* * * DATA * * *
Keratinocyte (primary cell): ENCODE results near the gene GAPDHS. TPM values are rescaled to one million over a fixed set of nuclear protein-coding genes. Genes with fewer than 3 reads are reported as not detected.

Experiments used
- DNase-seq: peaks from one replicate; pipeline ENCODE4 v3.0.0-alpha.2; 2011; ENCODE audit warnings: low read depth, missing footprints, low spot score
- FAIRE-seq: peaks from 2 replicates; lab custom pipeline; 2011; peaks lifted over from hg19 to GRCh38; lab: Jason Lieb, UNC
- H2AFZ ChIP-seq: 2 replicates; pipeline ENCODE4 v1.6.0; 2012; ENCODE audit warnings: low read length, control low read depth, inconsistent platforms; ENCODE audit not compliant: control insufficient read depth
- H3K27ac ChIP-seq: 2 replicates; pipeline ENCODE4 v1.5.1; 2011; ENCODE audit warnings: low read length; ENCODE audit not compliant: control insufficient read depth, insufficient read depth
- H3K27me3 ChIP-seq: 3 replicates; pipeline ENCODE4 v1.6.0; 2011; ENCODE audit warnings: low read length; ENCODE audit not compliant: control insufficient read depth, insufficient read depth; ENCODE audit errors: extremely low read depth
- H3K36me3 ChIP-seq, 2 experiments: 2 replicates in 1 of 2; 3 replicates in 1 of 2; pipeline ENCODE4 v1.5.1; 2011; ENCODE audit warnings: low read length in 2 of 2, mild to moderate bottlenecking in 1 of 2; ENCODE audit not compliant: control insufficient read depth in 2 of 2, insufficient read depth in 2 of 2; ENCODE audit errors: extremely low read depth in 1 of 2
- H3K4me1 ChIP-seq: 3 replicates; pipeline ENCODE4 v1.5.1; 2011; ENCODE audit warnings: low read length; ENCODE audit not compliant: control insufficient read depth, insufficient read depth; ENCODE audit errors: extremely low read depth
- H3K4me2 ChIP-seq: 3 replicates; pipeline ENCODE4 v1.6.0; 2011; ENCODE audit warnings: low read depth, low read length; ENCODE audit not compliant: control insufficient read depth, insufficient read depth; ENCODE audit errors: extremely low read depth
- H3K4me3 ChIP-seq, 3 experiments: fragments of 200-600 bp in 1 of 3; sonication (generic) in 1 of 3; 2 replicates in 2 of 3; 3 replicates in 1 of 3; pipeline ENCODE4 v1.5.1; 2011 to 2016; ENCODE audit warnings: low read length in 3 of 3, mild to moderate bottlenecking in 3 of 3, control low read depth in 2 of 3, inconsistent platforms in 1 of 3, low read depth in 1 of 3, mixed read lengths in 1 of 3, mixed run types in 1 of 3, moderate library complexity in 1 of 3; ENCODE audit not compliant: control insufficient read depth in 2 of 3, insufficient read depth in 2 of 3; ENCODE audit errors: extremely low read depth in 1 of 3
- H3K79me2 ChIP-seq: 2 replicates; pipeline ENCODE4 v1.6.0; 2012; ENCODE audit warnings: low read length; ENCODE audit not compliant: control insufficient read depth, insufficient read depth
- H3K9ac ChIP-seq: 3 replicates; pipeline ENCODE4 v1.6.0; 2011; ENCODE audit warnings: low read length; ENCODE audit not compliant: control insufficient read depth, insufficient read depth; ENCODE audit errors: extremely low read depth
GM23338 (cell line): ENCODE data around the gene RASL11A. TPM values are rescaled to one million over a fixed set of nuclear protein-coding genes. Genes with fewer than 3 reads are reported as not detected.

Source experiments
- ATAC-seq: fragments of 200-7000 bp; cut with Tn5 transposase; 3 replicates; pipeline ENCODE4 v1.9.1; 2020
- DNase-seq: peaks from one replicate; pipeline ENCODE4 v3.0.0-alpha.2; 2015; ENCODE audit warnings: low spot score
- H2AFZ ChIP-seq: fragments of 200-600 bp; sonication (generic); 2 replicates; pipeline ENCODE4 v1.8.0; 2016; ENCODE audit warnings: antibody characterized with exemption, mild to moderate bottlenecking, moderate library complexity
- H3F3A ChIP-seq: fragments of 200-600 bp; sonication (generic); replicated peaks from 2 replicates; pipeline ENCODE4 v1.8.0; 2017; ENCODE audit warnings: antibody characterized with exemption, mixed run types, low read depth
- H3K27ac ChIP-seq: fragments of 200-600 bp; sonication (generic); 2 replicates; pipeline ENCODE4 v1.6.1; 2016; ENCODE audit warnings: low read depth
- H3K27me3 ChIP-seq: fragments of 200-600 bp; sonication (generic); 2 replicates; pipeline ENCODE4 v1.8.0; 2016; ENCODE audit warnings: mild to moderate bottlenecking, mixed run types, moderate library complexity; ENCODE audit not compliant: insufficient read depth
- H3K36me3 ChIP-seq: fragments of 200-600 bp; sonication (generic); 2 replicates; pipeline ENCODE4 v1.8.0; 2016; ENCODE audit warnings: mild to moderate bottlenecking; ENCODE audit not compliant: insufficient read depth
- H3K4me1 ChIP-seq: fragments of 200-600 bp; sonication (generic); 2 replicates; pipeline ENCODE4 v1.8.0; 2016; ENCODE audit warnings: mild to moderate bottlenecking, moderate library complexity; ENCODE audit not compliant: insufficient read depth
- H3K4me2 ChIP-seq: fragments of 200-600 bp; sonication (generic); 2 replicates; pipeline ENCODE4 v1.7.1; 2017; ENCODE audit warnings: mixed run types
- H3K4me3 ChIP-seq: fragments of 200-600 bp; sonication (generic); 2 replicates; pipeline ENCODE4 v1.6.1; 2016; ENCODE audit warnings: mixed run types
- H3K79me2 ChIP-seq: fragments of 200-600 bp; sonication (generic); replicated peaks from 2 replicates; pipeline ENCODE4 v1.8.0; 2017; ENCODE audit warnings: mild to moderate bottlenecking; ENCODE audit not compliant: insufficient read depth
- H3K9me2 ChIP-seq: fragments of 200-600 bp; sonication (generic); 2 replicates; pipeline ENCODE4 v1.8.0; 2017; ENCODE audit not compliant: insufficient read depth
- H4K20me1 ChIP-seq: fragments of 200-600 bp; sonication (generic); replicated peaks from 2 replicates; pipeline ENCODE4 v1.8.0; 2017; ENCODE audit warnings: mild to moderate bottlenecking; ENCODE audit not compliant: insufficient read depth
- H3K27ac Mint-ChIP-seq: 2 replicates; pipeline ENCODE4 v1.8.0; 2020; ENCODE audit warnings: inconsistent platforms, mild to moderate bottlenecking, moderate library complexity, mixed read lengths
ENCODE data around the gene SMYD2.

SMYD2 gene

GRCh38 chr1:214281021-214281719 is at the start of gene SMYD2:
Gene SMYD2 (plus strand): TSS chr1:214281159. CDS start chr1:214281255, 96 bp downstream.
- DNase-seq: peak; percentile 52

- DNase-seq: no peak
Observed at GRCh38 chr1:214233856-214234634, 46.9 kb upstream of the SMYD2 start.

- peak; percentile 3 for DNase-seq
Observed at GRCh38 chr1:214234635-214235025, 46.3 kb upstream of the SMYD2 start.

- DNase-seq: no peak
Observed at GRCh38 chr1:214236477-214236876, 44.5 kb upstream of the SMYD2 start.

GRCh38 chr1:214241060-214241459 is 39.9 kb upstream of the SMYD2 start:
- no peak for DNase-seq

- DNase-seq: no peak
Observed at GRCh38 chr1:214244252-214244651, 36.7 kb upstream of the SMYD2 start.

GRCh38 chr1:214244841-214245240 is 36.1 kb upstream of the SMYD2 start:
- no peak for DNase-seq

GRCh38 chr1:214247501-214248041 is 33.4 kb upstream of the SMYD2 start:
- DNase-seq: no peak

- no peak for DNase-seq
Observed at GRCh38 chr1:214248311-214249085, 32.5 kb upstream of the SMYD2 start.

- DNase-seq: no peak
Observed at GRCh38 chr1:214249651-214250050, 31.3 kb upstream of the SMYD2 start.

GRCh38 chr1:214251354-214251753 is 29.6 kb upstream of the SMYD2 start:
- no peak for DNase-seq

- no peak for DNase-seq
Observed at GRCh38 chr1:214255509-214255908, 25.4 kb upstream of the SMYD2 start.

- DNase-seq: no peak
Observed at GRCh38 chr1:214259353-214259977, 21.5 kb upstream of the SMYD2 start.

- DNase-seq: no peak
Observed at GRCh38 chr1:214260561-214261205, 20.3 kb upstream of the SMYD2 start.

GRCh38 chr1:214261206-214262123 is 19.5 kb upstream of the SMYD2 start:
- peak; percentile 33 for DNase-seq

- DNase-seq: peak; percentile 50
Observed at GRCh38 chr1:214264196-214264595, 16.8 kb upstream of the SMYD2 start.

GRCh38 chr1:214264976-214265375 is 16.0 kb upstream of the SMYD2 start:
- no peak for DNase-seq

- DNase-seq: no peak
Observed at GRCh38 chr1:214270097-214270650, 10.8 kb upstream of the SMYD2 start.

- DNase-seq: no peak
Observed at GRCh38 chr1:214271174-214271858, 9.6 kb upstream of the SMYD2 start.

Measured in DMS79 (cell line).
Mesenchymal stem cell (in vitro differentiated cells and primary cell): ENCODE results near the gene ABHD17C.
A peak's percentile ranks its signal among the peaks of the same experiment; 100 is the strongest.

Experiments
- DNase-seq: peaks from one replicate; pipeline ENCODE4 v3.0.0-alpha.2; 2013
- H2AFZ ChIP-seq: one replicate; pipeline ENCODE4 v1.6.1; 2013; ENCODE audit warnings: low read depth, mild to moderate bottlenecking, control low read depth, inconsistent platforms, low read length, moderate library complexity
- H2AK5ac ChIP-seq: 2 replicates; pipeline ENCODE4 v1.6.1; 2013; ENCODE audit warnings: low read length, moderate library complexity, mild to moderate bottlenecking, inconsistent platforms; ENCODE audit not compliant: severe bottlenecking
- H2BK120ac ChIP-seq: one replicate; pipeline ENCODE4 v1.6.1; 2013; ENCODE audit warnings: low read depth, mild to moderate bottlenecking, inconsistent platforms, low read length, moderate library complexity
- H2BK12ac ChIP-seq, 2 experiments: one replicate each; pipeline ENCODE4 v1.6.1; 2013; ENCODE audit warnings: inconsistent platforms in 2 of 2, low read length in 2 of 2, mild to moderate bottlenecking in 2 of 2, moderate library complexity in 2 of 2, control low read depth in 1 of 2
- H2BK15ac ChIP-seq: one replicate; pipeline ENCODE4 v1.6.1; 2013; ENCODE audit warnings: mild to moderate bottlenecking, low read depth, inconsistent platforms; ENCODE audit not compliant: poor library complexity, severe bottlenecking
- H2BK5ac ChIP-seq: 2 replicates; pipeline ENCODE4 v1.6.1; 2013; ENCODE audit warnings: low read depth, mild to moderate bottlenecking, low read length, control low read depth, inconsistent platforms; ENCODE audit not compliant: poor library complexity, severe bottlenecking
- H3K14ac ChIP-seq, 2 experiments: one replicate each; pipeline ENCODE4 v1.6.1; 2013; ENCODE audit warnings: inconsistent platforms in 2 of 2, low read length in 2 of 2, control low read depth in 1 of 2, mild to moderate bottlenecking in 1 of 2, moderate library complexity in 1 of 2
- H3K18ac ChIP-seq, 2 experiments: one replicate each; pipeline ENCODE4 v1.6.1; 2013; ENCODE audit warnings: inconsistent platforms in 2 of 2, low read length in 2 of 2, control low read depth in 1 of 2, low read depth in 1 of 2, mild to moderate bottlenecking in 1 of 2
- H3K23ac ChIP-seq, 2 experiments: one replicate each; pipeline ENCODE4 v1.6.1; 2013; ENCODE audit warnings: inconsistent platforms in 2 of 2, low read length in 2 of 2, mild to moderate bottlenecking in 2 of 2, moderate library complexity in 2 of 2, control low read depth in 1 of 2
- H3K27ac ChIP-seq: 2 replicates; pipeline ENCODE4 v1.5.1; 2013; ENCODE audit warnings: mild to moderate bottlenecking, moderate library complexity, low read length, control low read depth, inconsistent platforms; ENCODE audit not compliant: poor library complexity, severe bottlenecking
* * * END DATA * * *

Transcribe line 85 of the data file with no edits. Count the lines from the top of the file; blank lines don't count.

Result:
- H3K27ac ChIP-seq: 2 replicates; pipeline ENCODE4 v1.5.1; 2013; ENCODE audit warnings: mild to moderate bottlenecking, moderate library complexity, low read length, control low read depth, inconsistent platforms; ENCODE audit not compliant: poor library complexity, severe bottlenecking